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Could Chicken Eggs Be a Low-Cost Option for Cancer Studies?

A person holding chicken eggs.
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Researchers from King’s College London (KCL) suggest that fertilized chicken eggs could provide a low-cost option for cancer imaging studies, potentially helping to resolve some ethical and economic issues. The study is published in npj Imaging.

Fertilized chicken eggs for imaging studies

Positron emission tomography (PET) scans produce 3D pictures of the human body and are commonly used to monitor the effectiveness of cancer treatments. They create images by detecting radiation from an injectable radioactive chemical called a radiotracer, which typically collects within tumors.

Experimental mouse models are used extensively in cancer research studies and are particularly useful for PET imaging studies. However, experimental mice are also very costly, low-throughput and limited in their use by animal welfare considerations.

Researchers are now trying to find alternatives to experimental mice that could resolve some of these issues. One possible solution is to use chicken eggs, as the fertilized eggs contain a membrane rich in blood vessels called the chorioallantoic membrane (CAM).

Chick CAM provides an ideal environment for tumor growth and has been used in studies of cancer spread (metastasis) and blood vessel growth (angiogenesis) previously.

Pivoting towards chick CAM follows the 3R principles (replacement, reduction and refinement) of using animals in research, as they are not recognized as a “protected species” until day 14 of embryonic development.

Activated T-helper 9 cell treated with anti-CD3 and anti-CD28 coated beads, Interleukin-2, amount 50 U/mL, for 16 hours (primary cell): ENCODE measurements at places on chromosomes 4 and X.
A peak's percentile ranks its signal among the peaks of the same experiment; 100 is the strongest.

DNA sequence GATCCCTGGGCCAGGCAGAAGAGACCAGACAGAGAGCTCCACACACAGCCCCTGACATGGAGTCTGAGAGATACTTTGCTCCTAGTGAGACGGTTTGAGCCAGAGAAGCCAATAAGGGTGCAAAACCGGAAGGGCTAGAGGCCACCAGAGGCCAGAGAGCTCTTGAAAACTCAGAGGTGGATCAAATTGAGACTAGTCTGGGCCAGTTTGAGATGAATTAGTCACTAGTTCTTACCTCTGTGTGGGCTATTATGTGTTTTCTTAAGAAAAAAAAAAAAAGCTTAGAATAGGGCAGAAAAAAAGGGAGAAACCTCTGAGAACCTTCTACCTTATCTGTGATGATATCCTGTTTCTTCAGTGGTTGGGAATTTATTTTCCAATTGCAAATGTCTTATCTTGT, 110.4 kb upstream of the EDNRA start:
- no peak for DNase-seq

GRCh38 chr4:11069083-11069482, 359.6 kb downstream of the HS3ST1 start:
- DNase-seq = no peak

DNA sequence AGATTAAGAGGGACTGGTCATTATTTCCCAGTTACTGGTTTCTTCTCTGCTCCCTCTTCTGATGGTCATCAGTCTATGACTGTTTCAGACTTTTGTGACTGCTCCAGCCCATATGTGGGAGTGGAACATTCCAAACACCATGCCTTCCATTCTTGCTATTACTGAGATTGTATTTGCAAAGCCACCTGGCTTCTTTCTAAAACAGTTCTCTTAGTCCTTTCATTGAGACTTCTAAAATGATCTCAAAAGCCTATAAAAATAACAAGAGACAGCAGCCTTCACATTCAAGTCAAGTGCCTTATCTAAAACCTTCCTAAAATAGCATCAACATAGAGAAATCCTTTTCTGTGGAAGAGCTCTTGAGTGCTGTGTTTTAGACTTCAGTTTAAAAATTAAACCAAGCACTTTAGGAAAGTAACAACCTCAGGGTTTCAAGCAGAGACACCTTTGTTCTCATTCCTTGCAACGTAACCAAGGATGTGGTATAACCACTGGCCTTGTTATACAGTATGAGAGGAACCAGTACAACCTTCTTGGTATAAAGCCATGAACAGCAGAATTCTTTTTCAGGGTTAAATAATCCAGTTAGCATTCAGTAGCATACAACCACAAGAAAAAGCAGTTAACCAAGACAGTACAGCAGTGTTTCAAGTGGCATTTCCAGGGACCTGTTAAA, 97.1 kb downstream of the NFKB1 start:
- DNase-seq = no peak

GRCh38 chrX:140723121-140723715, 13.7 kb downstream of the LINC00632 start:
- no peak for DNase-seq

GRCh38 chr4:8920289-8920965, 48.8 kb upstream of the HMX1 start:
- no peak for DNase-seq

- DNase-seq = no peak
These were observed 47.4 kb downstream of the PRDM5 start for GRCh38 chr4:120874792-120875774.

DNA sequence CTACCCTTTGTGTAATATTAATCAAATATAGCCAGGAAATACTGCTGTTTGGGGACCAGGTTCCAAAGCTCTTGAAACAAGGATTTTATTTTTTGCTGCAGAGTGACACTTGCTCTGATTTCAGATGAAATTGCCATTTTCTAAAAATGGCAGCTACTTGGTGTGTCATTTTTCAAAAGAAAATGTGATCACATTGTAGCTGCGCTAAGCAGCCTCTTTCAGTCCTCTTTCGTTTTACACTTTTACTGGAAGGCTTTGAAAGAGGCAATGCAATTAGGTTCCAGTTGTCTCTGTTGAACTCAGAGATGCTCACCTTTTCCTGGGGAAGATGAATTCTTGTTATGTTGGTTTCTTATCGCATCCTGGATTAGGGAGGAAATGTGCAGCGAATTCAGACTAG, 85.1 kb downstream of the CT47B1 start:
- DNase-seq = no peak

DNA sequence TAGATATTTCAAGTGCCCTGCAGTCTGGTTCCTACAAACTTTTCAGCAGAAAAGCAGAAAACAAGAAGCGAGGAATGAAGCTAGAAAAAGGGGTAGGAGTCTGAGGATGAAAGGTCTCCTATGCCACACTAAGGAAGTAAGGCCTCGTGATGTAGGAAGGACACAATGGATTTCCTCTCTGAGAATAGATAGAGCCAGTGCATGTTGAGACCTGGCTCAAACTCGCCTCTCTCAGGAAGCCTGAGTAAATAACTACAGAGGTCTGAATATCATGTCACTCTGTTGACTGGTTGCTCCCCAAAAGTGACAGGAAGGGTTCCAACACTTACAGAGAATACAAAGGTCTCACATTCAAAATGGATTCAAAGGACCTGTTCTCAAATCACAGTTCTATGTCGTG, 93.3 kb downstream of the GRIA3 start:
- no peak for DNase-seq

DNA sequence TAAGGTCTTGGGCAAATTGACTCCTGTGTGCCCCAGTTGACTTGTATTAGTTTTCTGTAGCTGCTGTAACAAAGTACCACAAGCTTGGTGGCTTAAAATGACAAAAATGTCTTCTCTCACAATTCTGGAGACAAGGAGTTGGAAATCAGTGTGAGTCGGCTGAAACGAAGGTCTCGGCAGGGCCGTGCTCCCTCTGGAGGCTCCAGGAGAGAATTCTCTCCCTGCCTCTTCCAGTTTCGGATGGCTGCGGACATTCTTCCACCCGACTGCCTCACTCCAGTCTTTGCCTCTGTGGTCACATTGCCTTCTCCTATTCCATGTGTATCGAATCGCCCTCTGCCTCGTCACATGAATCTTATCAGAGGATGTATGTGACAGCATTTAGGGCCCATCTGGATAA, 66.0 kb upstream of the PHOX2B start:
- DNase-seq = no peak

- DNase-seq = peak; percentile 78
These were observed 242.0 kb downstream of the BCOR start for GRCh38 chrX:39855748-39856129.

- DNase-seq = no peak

KCL researchers in the current study wanted to determine whether fertilized chicken eggs could be a viable option instead of mice for pre-clinical cancer imaging studies.

In-egg imaging

The research team was led by Dr. Tim Witney, senior author and a reader in molecular imaging at KCL’s School of Biomedical Engineering and Imaging Studies. The team added non-small cell lung cancer cells to the chick CAM to grow and produce a tumor. To enable PET imaging, they designed a simplified method to cannulate the CAM blood vessels using an ultra-sharp needle that allowed delivery of the radiotracer. This new method had a success rate of ~75%.

They then compared PET imaging in mouse models and chick CAM using the gold-standard radiotracer, 18F-FDG, and observed a high tumor-to-background signal in the chick CAM, similar to the mouse models.

However, Witney and colleagues also observed that 18F-FDG tumor uptake was consistently higher in the egg models compared to the mouse models – possibly because 18F-FDG clearance is much slower in the chick embryo.

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“This work supports the case for the use of chick CAM as a more sustainable, low-cost substitute to mouse models of cancer, with results showing that it is possible to cultivate tumors for imaging in seven days using this approach,” said Witney.

A low-cost alternative

“Testing new imaging agents in cancer cells in culture is a useful first step, but it only gets us so far – it’s hard to know how an imaging agent that works in a Petri dish would work in the body,” explained Dr. Richard Southworth, co-author of the study and a reader in cardiac molecular imaging at KCL. “Growing tumors in a chicken egg is an interesting intermediate step that could accelerate imaging agent development at a fraction of the cost. I’m very pleased to see this work published – the endless egg puns have been no yolk.”

Using the chicken eggs led to 97% maintenance cost savings compared to similar mouse models.  “But more importantly, these eggs provided exquisite tumor images that allowed us to assess delivery of tumor-targeting drugs and the effects of radiation therapy. I initially thought all we’d produce is scrambled eggs, but this model was robust and versatile!” Witney added.

Reference: Smith LM, Greenwood HE, Tyrrell WE, et al. The chicken chorioallantoic membrane as a low-cost, high-throughput model for cancer imaging. npj Imaging. 2023;1(1):1-12. doi: 10.1038/s44303-023-00001-3

This article is a rework of a press release issued by King's College London. Material has been edited for length and content.